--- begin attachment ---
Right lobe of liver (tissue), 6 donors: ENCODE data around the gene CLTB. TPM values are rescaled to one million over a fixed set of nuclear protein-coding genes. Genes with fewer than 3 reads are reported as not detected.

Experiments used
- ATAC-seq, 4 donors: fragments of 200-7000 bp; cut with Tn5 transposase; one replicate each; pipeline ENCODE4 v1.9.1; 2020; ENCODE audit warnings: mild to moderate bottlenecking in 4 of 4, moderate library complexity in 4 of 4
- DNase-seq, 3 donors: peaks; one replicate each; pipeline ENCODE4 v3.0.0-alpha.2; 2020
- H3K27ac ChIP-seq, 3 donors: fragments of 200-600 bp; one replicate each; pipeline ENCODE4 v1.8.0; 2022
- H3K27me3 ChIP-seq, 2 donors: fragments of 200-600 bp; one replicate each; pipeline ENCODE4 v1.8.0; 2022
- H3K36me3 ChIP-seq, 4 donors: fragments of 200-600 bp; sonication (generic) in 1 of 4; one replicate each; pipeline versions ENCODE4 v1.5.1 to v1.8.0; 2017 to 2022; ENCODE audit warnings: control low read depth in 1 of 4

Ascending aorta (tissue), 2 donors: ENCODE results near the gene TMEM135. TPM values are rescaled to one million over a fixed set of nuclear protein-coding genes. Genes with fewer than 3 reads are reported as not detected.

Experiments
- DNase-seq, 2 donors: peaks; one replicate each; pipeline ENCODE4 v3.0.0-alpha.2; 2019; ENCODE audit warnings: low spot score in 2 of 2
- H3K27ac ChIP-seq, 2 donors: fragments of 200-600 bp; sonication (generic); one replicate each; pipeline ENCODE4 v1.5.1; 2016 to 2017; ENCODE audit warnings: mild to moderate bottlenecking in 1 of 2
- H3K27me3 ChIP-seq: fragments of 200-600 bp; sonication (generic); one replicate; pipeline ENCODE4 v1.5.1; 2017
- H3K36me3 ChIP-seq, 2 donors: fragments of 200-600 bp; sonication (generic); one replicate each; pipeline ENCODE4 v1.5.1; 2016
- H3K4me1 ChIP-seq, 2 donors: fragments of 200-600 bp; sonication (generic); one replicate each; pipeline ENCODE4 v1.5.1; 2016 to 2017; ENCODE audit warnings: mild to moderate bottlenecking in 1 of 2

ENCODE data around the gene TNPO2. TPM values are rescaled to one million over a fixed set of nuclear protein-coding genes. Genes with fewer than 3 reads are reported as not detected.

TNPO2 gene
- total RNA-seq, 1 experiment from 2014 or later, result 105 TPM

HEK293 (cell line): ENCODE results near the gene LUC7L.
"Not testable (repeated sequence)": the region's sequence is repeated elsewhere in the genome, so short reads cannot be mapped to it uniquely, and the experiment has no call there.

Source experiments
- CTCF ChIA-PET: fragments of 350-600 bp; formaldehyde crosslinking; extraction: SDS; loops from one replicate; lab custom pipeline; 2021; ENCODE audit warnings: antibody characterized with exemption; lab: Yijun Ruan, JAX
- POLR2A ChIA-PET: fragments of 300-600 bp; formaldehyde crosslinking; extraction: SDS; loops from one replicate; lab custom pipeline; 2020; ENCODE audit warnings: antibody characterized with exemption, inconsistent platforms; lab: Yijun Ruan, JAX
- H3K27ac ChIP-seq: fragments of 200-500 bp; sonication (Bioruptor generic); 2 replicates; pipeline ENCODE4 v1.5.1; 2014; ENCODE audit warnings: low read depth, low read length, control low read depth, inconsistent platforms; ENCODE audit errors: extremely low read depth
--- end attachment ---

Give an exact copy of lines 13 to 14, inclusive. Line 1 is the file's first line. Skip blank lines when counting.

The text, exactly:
- H3K36me3 ChIP-seq, 2 donors: fragments of 200-600 bp; sonication (generic); one replicate each; pipeline ENCODE4 v1.5.1; 2016
- H3K4me1 ChIP-seq, 2 donors: fragments of 200-600 bp; sonication (generic); one replicate each; pipeline ENCODE4 v1.5.1; 2016 to 2017; ENCODE audit warnings: mild to moderate bottlenecking in 1 of 2